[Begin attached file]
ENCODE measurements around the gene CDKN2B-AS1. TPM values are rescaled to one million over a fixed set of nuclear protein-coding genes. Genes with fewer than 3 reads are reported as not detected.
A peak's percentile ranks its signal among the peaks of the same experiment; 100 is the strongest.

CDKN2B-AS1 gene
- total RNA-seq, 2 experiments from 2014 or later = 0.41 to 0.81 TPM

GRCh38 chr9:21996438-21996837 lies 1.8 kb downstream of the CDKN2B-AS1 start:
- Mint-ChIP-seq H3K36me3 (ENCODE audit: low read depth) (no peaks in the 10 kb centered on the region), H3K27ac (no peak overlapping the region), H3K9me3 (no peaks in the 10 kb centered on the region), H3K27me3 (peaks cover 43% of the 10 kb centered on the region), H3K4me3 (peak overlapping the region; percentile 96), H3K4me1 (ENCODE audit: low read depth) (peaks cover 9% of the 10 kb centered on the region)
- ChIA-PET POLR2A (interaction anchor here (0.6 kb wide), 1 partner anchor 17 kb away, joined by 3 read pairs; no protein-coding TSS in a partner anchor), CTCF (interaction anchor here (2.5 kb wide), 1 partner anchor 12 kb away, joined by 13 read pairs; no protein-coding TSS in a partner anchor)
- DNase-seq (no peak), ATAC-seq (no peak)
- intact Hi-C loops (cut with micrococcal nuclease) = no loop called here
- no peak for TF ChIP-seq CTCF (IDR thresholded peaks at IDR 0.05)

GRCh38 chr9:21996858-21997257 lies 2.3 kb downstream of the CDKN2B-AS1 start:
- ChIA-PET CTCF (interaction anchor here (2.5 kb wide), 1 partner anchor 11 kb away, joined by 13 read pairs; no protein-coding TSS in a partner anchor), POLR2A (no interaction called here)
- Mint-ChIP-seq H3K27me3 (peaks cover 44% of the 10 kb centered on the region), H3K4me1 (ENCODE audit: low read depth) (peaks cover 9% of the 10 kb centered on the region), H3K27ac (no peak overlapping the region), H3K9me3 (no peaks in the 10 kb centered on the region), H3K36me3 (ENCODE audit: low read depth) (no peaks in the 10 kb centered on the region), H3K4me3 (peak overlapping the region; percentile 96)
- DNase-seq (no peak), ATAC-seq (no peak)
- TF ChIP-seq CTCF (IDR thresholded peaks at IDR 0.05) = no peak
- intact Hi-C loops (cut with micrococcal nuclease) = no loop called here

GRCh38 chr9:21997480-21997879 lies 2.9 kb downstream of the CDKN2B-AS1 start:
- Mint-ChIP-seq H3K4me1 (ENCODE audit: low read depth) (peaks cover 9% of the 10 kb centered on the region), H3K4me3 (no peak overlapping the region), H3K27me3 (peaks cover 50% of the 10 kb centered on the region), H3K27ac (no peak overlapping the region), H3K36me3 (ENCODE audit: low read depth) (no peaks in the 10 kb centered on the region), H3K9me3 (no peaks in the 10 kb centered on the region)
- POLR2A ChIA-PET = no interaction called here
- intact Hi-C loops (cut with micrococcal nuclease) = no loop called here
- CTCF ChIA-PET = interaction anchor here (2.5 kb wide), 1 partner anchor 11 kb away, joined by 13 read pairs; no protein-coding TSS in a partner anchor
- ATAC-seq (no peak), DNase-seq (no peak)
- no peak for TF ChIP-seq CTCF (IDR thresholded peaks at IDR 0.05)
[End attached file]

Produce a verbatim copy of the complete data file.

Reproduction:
ENCODE measurements around the gene CDKN2B-AS1. TPM values are rescaled to one million over a fixed set of nuclear protein-coding genes. Genes with fewer than 3 reads are reported as not detected.
A peak's percentile ranks its signal among the peaks of the same experiment; 100 is the strongest.

CDKN2B-AS1 gene
- total RNA-seq, 2 experiments from 2014 or later = 0.41 to 0.81 TPM

GRCh38 chr9:21996438-21996837 lies 1.8 kb downstream of the CDKN2B-AS1 start:
- Mint-ChIP-seq H3K36me3 (ENCODE audit: low read depth) (no peaks in the 10 kb centered on the region), H3K27ac (no peak overlapping the region), H3K9me3 (no peaks in the 10 kb centered on the region), H3K27me3 (peaks cover 43% of the 10 kb centered on the region), H3K4me3 (peak overlapping the region; percentile 96), H3K4me1 (ENCODE audit: low read depth) (peaks cover 9% of the 10 kb centered on the region)
- ChIA-PET POLR2A (interaction anchor here (0.6 kb wide), 1 partner anchor 17 kb away, joined by 3 read pairs; no protein-coding TSS in a partner anchor), CTCF (interaction anchor here (2.5 kb wide), 1 partner anchor 12 kb away, joined by 13 read pairs; no protein-coding TSS in a partner anchor)
- DNase-seq (no peak), ATAC-seq (no peak)
- intact Hi-C loops (cut with micrococcal nuclease) = no loop called here
- no peak for TF ChIP-seq CTCF (IDR thresholded peaks at IDR 0.05)

GRCh38 chr9:21996858-21997257 lies 2.3 kb downstream of the CDKN2B-AS1 start:
- ChIA-PET CTCF (interaction anchor here (2.5 kb wide), 1 partner anchor 11 kb away, joined by 13 read pairs; no protein-coding TSS in a partner anchor), POLR2A (no interaction called here)
- Mint-ChIP-seq H3K27me3 (peaks cover 44% of the 10 kb centered on the region), H3K4me1 (ENCODE audit: low read depth) (peaks cover 9% of the 10 kb centered on the region), H3K27ac (no peak overlapping the region), H3K9me3 (no peaks in the 10 kb centered on the region), H3K36me3 (ENCODE audit: low read depth) (no peaks in the 10 kb centered on the region), H3K4me3 (peak overlapping the region; percentile 96)
- DNase-seq (no peak), ATAC-seq (no peak)
- TF ChIP-seq CTCF (IDR thresholded peaks at IDR 0.05) = no peak
- intact Hi-C loops (cut with micrococcal nuclease) = no loop called here

GRCh38 chr9:21997480-21997879 lies 2.9 kb downstream of the CDKN2B-AS1 start:
- Mint-ChIP-seq H3K4me1 (ENCODE audit: low read depth) (peaks cover 9% of the 10 kb centered on the region), H3K4me3 (no peak overlapping the region), H3K27me3 (peaks cover 50% of the 10 kb centered on the region), H3K27ac (no peak overlapping the region), H3K36me3 (ENCODE audit: low read depth) (no peaks in the 10 kb centered on the region), H3K9me3 (no peaks in the 10 kb centered on the region)
- POLR2A ChIA-PET = no interaction called here
- intact Hi-C loops (cut with micrococcal nuclease) = no loop called here
- CTCF ChIA-PET = interaction anchor here (2.5 kb wide), 1 partner anchor 11 kb away, joined by 13 read pairs; no protein-coding TSS in a partner anchor
- ATAC-seq (no peak), DNase-seq (no peak)
- no peak for TF ChIP-seq CTCF (IDR thresholded peaks at IDR 0.05)